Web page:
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Deciding if Your Pet Should Go on Vacation With You

Deciding if Your Pet Should Go on Vacation With You

Your pet is more than just an animal; he’s a member of your family. As such, you naturally want to include Spot or Snowball in your vacation plans. Before you pack a bag for your pet too, however, consider these tips.

•Rule 1: Pets who are very young, very old, pregnant, sick, injured, prone to biting or excessive vocalizing, or who cannot follow basic obedience commands should not travel.

Before you make reservations, determine if your pet is able to go on vacation with you. Most animals can and do make the most of the experience, but a small percentage simply are not cut out for traveling. Illness, physical condition and temperament are important factors, as is your pet's ability to adjust to such stresses as changes to his environment and routine. When in doubt, check with your veterinarian. If you feel your pet isn't up to the trip, it's better for everyone if he stays home.

•Rule 2: If your pet can't actively participate in the trip, she should stay home.

Even if Spot and Snowball are seasoned travelers, take into account the type of vacation and activities you have planned. No pet is going to be happy (or safe) cooped up in a car or hotel room. Likewise, the family dog may love camping and hiking, but the family cat may not. You also need to consider what kind of restaurants in the area you can go to with a pet. Putting a little thought toward your animal's needs and safety will pay off in a more enjoyable vacation for everyone.

•Rule 3: Be specific when making travel plans that include your pet. Nobody wants unpleasant surprises on vacation.

Most of the information presented pertains to cats and dogs. If you own a bird, hamster, pig, ferret, lizard or other exotic creature, remember that unusual animals are not always accepted as readily as more conventional pets. Always specify the type of pet you have when making arrangements. Check if the municipalities you are traveling through and staying within have breed-specific regulations, i.e. certain dogs not allowed on the premises or even in the municipality. City or county resources should be referenced, as establishments may be unaware of their local restrictions.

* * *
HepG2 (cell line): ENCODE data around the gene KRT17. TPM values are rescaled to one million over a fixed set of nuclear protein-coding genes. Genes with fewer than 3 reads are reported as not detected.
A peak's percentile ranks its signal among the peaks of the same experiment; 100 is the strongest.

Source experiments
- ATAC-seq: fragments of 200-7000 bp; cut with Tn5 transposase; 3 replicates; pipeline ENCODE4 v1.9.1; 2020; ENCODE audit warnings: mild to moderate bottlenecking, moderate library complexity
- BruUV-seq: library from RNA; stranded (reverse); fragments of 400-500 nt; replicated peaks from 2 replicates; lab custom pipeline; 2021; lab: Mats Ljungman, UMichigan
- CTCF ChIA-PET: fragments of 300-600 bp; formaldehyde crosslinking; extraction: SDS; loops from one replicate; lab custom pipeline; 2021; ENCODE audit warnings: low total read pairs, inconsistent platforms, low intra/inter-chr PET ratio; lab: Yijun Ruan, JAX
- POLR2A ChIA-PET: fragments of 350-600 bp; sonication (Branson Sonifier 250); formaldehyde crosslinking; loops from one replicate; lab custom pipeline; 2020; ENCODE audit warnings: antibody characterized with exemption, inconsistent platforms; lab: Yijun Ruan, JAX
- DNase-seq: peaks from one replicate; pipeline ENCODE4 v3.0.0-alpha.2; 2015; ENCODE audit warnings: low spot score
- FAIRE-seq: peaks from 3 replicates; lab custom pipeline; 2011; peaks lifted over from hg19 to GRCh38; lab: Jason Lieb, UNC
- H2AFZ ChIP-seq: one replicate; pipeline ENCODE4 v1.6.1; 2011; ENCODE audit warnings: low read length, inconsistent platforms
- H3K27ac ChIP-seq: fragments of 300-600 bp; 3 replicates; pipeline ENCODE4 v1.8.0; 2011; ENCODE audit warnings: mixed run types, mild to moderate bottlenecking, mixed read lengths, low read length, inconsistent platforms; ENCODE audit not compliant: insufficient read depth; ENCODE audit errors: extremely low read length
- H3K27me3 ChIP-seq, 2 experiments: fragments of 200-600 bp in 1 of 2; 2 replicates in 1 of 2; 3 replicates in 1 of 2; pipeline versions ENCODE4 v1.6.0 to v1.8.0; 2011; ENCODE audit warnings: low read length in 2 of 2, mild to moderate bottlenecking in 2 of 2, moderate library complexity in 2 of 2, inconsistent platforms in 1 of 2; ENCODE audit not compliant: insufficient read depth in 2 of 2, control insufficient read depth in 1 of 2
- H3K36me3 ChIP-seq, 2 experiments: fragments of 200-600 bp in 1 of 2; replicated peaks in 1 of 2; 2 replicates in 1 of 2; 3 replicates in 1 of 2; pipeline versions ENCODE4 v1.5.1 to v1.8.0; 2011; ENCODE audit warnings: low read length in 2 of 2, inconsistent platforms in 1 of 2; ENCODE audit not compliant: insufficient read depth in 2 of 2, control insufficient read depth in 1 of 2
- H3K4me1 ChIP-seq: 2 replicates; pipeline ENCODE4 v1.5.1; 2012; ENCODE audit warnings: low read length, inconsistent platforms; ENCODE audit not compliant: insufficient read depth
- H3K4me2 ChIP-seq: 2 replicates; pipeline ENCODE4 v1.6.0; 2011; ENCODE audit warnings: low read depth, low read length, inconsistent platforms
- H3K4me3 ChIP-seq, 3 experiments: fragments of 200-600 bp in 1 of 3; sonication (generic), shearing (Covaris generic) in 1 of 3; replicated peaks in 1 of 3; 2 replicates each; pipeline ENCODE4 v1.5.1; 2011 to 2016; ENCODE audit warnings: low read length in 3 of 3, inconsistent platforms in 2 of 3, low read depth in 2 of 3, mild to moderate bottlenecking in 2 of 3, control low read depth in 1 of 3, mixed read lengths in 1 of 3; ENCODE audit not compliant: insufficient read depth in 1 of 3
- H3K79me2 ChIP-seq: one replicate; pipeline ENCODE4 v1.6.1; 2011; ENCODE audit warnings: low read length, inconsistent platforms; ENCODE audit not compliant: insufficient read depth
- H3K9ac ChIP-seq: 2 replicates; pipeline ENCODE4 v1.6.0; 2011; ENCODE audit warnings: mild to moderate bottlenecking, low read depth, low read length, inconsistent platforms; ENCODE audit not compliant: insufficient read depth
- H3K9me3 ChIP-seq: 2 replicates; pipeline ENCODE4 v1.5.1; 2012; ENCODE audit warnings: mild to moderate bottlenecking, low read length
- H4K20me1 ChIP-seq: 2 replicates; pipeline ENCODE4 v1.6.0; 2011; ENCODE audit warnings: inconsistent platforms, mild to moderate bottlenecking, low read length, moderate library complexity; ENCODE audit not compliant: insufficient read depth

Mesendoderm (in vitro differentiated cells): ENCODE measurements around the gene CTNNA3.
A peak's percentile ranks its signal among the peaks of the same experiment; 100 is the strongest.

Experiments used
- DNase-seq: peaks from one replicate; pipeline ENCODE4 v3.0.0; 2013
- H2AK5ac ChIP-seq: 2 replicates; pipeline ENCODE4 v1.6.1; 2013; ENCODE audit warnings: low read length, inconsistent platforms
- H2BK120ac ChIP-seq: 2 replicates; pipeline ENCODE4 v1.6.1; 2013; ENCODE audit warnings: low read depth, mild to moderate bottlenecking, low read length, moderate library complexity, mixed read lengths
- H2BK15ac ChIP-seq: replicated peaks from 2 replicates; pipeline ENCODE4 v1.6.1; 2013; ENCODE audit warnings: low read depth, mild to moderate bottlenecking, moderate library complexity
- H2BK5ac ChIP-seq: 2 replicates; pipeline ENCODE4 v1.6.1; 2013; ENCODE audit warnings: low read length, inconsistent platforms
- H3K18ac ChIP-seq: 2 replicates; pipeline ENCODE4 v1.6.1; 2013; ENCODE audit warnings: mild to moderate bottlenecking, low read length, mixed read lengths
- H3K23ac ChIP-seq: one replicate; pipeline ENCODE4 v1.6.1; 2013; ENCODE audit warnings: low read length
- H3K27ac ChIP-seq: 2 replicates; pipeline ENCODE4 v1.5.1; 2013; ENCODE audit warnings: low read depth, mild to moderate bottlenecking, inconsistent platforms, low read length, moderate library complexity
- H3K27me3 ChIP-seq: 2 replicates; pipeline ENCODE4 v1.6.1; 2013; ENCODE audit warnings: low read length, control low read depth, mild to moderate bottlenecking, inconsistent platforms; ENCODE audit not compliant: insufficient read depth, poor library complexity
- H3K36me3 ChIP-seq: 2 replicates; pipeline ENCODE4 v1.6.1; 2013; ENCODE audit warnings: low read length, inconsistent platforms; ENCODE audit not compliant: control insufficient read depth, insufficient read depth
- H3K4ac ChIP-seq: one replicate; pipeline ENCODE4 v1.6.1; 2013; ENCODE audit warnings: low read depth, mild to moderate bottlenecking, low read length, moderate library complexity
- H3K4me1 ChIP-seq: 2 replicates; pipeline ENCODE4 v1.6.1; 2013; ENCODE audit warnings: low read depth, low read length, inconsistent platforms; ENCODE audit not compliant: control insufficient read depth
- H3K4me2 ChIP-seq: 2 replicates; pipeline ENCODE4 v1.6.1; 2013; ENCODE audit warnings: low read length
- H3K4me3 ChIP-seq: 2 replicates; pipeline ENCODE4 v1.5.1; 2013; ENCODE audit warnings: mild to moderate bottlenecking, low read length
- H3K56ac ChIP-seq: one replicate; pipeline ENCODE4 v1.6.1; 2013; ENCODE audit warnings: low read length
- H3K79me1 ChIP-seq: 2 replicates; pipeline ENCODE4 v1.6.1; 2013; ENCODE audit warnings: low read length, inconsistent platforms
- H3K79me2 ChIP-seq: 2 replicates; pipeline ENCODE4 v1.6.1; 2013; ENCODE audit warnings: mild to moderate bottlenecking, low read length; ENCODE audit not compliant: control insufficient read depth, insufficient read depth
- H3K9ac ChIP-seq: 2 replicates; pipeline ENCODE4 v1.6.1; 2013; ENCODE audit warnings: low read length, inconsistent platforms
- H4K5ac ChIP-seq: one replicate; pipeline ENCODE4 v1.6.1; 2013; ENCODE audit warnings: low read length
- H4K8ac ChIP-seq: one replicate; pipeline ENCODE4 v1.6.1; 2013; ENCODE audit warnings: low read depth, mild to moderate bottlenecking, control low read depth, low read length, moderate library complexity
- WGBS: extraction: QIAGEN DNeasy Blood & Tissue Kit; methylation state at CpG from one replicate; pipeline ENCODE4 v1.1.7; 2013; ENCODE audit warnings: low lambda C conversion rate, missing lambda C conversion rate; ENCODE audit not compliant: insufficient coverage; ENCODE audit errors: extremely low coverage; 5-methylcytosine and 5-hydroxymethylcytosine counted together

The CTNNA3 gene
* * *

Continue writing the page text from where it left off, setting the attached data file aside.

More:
Also check states' animal policies. Hawaii imposes a 120-day quarantine for all imported dogs, cats and other carnivores to prevent the importation of rabies. In some cases, the quarantine period may be reduced to 5 days or less if a pet meets various pre- and post-arrival requirements. Guide dogs and service dogs are exempt from the quarantine provided they have: a standard health certificate issued within 30 days prior to arrival; a current rabies vaccination with documentation of the product name, lot number and lot expiration date; a successful result of an OIE-FAVN rabies blood test conducted after 1 year of age; and an electronic identification microchip implanted and operational. Upon arrival, guide dogs and service dogs still must be examined for external parasites. For additional details, obtain the Hawaii Rabies Quarantine Information Brochure from the Hawaii Department of Agriculture, Animal Quarantine Station, 99-951 Halawa Valley St., Aiea, HI 96701-5602; phone (808) 483-7151, e-mail rabiesfree@hawaii.gov. Further information also is available from the department's web site: www.hdoa.hawaii.gov/ai/aqs.

North Carolina has stringent restrictions regarding pets in hotels. Make certain you understand an accommodation's specific policies before making reservations.

•Rule 4: Never leave your pet with someone you don't trust.

If Spot and Snowball stay behind, leave them in good hands while you're gone. Family, friends and neighbors make good sitters (provided they're willing), especially if they know your pet and can care for him in your home. Make sure to have plenty of your pet’s favorite toys on hand, so they have fun things to do while you are away. Provide detailed instructions for feeding, exercise and medication, as well as phone numbers for your destination, your veterinarian and your local animal emergency clinic.

Professional pet sitters offer a range of services, from feeding and walking your pet daily to full-time house sitting while you are on your trip. Interview several candidates, and always check credentials and references. For additional information, contact the National Association of Professional Pet Sitters or Pet Sitters International.

Kennels board many animals simultaneously and generally are run by professionals who will provide food and exercise according to your instructions. Pets usually are kept in a run (dogs) or cage (cats and small dogs) and may not get the same level of human interaction as at home. Veterinary clinics also board pets and may be the best choice if yours is sick, injured or needs special medical care.

Veterinarians, fellow pet owners and professional associations are a good source of referrals for sitters and kennels.

The Last Word

You are ultimately responsible for your pet's welfare and behavior while traveling. Know what to do with your furry friend before booking airline tickets to your dream destination. Since animals cannot speak for themselves, it is up to you to focus on your pet's well-being every step of the way. It also is important to make sure he conducts himself properly so that other pets will be welcome visitors in the future. Following these tips will help ensure that both you and your animal companion have a safe and happy trip.